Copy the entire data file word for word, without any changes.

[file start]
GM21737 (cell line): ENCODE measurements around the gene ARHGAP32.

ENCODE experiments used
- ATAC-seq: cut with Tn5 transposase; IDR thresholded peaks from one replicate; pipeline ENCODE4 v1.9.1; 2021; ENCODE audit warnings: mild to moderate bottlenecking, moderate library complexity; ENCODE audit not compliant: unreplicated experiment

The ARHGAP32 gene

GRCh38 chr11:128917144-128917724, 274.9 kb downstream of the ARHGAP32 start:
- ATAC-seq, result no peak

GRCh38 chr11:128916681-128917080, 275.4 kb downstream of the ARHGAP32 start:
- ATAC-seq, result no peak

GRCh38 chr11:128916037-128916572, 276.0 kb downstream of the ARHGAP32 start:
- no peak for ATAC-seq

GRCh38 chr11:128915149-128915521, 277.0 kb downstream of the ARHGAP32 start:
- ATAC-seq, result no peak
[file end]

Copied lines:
GM21737 (cell line): ENCODE measurements around the gene ARHGAP32.

ENCODE experiments used
- ATAC-seq: cut with Tn5 transposase; IDR thresholded peaks from one replicate; pipeline ENCODE4 v1.9.1; 2021; ENCODE audit warnings: mild to moderate bottlenecking, moderate library complexity; ENCODE audit not compliant: unreplicated experiment

The ARHGAP32 gene

GRCh38 chr11:128917144-128917724, 274.9 kb downstream of the ARHGAP32 start:
- ATAC-seq, result no peak

GRCh38 chr11:128916681-128917080, 275.4 kb downstream of the ARHGAP32 start:
- ATAC-seq, result no peak

GRCh38 chr11:128916037-128916572, 276.0 kb downstream of the ARHGAP32 start:
- no peak for ATAC-seq

GRCh38 chr11:128915149-128915521, 277.0 kb downstream of the ARHGAP32 start:
- ATAC-seq, result no peak